As mentioned above, there is now a novel approach to the characterization of patients with prostatitis that seeks to maximize the impact of pharmacotherapy through the identification of specific phenotypes that are likely to respond to a given therapy. The UPOINT mnemonic stands for Urinary, Psychosocial, Organ-centric, Infection, Neurogenic/systemic and Tenderness. Research has shown that if patients are identified by UPOINT phenotype and treated accordingly (Fig. 2), there is an 84% response rate (response defined as a six-point fall in CPSI), with a CPSI decrease of 12 points, from 25.2 to 13.2.[sup.5]
Traditional therapies for LUTS associated with chronic pelvic pain syndrome can be effective if they are used in new evidence- and rationale-based strategies.
Competing interests: Dr. Nickel is a paid consultant for Astellas, GlaxoSmithKline, Taris, Ferring, Watson, Johnson and Johnson, Eli Lilly, Farr Labs, and Triton.
1. Wagenlehner F, van Till O, Magri V, et al. National Institute of Health Chronic Prostatitis Symptom Index (CPSI) symptom evaluation in patients with chronic prostatitis / chronic pelvic pain syndrome - A multinational study in 1,563 patients.Presented at AUA 2012, abstract #1082.
2. Nickel JC. Prostatitis. Can Urol Assoc J 2011;5:306-15http://dx.doi.org/10.5489/cuaj.11211.
3. Litwin MS, McNaughton-Collins M, Fowler FJ Jr, et al. The National Institutes of Health chronic prostatitis symptom index: development and validation of a new outcome measure. Chronic Prostatitis Collaborative Research Network. J Urol 1999;162:369-75http://dx.doi.org/10.1016/S0022-5347(05)68562-X.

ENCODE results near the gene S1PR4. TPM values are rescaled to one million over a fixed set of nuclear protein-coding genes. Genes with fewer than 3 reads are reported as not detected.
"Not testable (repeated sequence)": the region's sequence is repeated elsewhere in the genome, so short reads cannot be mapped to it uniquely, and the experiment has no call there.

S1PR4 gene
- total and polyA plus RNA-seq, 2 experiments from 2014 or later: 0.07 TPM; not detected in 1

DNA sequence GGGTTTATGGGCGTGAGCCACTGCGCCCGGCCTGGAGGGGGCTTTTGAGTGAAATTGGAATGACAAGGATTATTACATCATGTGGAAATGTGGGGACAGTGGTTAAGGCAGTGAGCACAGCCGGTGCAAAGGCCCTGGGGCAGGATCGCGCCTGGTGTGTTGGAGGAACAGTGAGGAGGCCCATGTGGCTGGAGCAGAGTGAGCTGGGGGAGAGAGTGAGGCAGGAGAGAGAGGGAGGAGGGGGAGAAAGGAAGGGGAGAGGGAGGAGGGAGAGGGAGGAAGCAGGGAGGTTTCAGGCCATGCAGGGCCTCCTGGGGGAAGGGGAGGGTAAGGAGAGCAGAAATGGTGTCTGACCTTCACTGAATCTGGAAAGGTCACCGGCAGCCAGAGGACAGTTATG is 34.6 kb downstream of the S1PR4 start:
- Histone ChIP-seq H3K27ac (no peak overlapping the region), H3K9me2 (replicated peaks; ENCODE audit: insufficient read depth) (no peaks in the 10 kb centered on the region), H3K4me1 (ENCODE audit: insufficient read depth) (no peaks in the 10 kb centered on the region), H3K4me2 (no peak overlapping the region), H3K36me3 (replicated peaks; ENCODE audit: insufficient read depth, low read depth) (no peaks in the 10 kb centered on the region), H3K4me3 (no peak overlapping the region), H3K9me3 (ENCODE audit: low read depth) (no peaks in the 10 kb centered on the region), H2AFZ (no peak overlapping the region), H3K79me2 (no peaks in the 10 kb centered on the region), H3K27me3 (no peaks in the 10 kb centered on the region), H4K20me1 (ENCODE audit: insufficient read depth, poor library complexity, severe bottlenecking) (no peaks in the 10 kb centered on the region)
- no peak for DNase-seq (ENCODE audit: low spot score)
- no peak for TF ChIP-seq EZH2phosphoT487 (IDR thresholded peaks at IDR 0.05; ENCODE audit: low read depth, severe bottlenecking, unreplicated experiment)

4. Anothaisintawee T, Attia J, Nickel JC, et al. Management of chronic prostatitis/chronic pelvic pain syndrome: a systematic review and network meta-analysis. JAMA 2011;305:78-86http://dx.doi.org/10.1001/jama.2010.1913.
5. Shoskes DA, Nickel JC, Kattan MW. Phenotypically directed multimodal therapy for chronic prostatitis/chronic pelvic pain syndrome: a prospective study using UPOINT. Urology 2010;75:1249-53http://dx.doi.org/10.1016/j.urology.2010.01.021.
Figures and Table
Fig. 1: Algorithm for the Treatment of Symptomatic Chronic Prostatitis. Adapted from Nickel. Prostatitis. Can Urol Assoc J 2011;5:306-15. [Figure omitted]
Fig. 2: UPOINT: Phenotypic Approach to Treating Prostatitis. Adapted from Nickel. Prostatitis. Can Urol Assoc J 2011;5:306-15. [Figure omitted]
Table 1: Lower urinary tract symptoms associated with prostatitis [Table omitted]
 Professor, Department of Urology, Queen's University, and Tier 1 Canadian Institutes of Health Research Canada Research Chair in Urologic Pain and Inflammation, Kingston, ON
Correspondence: Dr. J. Curtis Nickel, Department of Urology, Victory 4 - 76 Stuart St., Kingston, ON K7L 2V7; email@example.com
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|Author:||Nickel, J. Curtis|
|Publication:||Canadian Urological Association Journal (CUAJ)|
|Date:||Oct 1, 2012|